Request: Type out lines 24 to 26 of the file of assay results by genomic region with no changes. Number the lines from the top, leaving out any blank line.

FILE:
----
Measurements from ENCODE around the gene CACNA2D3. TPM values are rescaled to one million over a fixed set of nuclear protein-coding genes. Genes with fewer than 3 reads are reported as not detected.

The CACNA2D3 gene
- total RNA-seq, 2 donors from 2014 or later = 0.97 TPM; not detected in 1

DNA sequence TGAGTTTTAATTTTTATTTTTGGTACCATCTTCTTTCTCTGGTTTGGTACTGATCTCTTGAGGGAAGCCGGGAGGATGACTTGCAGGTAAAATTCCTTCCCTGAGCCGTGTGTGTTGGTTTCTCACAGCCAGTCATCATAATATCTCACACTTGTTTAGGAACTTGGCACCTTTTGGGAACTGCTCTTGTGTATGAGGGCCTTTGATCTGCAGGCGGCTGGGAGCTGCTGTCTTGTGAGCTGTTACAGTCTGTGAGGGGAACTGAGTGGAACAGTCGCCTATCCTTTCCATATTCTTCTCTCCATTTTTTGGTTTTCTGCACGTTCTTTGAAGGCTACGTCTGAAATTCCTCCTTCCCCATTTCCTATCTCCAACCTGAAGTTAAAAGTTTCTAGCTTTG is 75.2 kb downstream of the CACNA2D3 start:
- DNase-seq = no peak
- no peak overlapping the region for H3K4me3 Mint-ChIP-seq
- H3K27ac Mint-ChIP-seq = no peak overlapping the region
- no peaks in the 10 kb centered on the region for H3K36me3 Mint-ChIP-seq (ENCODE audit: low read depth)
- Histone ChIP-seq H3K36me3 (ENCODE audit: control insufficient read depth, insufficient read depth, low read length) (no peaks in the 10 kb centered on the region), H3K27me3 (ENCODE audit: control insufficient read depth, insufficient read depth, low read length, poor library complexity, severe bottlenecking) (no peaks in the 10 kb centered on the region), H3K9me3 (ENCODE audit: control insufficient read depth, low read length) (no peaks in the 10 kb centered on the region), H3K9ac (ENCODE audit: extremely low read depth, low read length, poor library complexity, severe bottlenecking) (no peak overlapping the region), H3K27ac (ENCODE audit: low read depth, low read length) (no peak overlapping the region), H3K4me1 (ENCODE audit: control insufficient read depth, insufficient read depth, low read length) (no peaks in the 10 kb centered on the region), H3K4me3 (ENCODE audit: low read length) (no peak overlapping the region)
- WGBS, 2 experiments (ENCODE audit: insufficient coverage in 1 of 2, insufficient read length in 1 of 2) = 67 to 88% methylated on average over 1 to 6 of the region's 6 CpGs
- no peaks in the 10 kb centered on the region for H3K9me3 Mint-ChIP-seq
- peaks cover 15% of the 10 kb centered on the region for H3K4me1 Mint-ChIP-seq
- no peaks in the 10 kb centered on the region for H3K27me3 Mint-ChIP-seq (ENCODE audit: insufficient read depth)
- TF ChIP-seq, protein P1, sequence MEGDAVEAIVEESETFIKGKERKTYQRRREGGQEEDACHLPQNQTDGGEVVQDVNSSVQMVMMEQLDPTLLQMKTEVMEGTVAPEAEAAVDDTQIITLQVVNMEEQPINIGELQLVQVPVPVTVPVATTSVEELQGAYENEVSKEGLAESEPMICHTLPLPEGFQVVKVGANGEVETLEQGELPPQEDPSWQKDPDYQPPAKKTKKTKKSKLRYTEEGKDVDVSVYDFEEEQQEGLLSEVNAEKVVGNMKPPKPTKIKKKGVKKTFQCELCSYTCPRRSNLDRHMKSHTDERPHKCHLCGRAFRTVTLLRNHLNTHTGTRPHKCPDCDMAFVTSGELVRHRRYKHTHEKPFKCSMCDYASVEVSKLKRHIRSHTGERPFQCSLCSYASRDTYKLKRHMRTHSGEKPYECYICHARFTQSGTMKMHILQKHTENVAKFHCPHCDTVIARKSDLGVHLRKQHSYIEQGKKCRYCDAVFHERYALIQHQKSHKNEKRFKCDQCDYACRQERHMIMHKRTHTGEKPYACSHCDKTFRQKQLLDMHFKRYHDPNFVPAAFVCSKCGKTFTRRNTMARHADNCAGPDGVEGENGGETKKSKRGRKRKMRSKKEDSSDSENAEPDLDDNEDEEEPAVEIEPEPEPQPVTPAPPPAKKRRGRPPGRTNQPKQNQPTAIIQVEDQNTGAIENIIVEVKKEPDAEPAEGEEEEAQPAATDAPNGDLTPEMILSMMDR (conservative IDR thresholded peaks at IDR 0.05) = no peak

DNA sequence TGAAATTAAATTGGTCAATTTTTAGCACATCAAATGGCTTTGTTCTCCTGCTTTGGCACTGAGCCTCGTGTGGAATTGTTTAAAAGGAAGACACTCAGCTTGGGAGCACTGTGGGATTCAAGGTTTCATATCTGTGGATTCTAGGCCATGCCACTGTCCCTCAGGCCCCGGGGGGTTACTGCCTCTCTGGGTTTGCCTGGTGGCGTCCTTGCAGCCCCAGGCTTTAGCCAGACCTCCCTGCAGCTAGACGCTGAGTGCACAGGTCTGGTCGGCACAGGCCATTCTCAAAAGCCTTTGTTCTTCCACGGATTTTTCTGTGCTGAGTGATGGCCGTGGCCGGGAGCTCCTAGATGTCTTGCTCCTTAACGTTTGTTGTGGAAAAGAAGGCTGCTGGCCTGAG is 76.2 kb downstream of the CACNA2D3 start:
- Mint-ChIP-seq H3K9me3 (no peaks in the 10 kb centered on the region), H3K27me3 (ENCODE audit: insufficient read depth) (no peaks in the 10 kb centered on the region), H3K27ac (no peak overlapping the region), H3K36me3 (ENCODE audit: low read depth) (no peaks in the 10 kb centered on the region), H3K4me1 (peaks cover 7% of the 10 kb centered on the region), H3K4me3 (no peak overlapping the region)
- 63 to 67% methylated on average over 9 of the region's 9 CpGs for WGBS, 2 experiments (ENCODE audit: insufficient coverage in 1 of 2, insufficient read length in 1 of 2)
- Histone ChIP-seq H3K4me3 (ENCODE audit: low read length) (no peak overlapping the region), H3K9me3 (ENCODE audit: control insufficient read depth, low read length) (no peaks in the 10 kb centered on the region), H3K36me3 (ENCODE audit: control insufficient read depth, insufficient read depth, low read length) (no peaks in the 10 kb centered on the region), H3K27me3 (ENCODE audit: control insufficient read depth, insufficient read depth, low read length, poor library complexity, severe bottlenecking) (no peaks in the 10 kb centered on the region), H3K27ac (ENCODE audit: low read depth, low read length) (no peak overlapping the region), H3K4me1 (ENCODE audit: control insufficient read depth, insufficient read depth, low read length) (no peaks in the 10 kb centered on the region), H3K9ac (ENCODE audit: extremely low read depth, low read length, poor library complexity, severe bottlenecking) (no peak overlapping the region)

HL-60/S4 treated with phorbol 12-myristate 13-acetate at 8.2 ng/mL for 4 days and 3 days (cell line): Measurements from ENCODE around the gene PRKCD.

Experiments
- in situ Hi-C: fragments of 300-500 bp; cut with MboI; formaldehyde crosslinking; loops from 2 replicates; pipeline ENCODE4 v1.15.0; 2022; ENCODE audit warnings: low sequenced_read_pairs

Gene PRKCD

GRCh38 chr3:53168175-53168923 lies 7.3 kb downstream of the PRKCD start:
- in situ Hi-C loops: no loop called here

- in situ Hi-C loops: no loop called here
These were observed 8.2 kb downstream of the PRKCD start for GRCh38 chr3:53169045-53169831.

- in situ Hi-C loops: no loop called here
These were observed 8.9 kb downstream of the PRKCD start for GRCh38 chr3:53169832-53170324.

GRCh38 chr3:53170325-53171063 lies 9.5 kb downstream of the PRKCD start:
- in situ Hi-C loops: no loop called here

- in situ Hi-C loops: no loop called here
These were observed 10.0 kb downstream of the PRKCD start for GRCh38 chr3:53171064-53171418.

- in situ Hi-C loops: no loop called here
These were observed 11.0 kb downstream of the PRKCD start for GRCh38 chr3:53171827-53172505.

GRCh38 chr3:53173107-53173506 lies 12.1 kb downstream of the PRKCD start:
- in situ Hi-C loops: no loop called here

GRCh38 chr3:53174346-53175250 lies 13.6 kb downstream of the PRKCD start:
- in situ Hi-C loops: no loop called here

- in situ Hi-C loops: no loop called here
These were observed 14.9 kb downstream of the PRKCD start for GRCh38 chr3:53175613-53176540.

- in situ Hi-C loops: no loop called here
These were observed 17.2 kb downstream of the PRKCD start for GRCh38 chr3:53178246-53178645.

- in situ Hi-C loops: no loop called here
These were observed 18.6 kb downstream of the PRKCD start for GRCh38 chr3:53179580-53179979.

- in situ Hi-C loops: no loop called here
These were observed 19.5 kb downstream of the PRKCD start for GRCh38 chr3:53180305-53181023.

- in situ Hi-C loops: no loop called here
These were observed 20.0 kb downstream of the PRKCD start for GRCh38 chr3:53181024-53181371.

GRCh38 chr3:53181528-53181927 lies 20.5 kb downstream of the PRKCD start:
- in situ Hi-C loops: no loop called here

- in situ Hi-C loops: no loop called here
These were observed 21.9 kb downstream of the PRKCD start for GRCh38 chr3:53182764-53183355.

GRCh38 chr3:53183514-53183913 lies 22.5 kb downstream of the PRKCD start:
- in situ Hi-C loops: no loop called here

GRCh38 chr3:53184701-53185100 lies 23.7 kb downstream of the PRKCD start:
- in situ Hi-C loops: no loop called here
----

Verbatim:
- in situ Hi-C loops: no loop called here

- in situ Hi-C loops: no loop called here
These were observed 8.2 kb downstream of the PRKCD start for GRCh38 chr3:53169045-53169831.